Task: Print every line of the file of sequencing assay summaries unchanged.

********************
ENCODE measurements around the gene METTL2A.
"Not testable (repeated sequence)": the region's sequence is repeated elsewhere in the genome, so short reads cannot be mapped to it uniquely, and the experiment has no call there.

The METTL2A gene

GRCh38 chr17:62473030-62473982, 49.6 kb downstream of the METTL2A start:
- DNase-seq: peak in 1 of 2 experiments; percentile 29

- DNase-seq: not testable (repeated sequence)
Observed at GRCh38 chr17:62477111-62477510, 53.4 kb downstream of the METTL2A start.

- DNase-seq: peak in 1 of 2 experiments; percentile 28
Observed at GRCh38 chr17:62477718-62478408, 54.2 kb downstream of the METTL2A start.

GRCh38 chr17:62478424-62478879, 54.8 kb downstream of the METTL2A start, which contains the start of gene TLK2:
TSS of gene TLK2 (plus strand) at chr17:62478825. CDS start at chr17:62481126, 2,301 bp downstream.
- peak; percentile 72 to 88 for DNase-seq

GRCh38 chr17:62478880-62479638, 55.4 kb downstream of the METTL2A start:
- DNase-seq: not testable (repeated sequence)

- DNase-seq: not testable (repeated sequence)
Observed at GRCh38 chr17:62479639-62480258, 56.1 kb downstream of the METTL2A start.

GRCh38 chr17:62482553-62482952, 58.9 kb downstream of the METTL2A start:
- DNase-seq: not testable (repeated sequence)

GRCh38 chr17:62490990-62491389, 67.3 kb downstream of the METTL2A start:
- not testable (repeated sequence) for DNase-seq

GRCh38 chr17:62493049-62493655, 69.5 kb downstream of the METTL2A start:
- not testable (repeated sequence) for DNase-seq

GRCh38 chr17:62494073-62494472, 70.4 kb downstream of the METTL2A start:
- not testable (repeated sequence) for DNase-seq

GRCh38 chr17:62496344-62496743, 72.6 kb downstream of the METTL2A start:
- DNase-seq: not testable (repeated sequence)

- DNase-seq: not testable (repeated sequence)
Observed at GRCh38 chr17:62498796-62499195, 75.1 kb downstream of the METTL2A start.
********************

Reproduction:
ENCODE measurements around the gene METTL2A.
"Not testable (repeated sequence)": the region's sequence is repeated elsewhere in the genome, so short reads cannot be mapped to it uniquely, and the experiment has no call there.

The METTL2A gene

GRCh38 chr17:62473030-62473982, 49.6 kb downstream of the METTL2A start:
- DNase-seq: peak in 1 of 2 experiments; percentile 29

- DNase-seq: not testable (repeated sequence)
Observed at GRCh38 chr17:62477111-62477510, 53.4 kb downstream of the METTL2A start.

- DNase-seq: peak in 1 of 2 experiments; percentile 28
Observed at GRCh38 chr17:62477718-62478408, 54.2 kb downstream of the METTL2A start.

GRCh38 chr17:62478424-62478879, 54.8 kb downstream of the METTL2A start, which contains the start of gene TLK2:
TSS of gene TLK2 (plus strand) at chr17:62478825. CDS start at chr17:62481126, 2,301 bp downstream.
- peak; percentile 72 to 88 for DNase-seq

GRCh38 chr17:62478880-62479638, 55.4 kb downstream of the METTL2A start:
- DNase-seq: not testable (repeated sequence)

- DNase-seq: not testable (repeated sequence)
Observed at GRCh38 chr17:62479639-62480258, 56.1 kb downstream of the METTL2A start.

GRCh38 chr17:62482553-62482952, 58.9 kb downstream of the METTL2A start:
- DNase-seq: not testable (repeated sequence)

GRCh38 chr17:62490990-62491389, 67.3 kb downstream of the METTL2A start:
- not testable (repeated sequence) for DNase-seq

GRCh38 chr17:62493049-62493655, 69.5 kb downstream of the METTL2A start:
- not testable (repeated sequence) for DNase-seq

GRCh38 chr17:62494073-62494472, 70.4 kb downstream of the METTL2A start:
- not testable (repeated sequence) for DNase-seq

GRCh38 chr17:62496344-62496743, 72.6 kb downstream of the METTL2A start:
- DNase-seq: not testable (repeated sequence)

- DNase-seq: not testable (repeated sequence)
Observed at GRCh38 chr17:62498796-62499195, 75.1 kb downstream of the METTL2A start.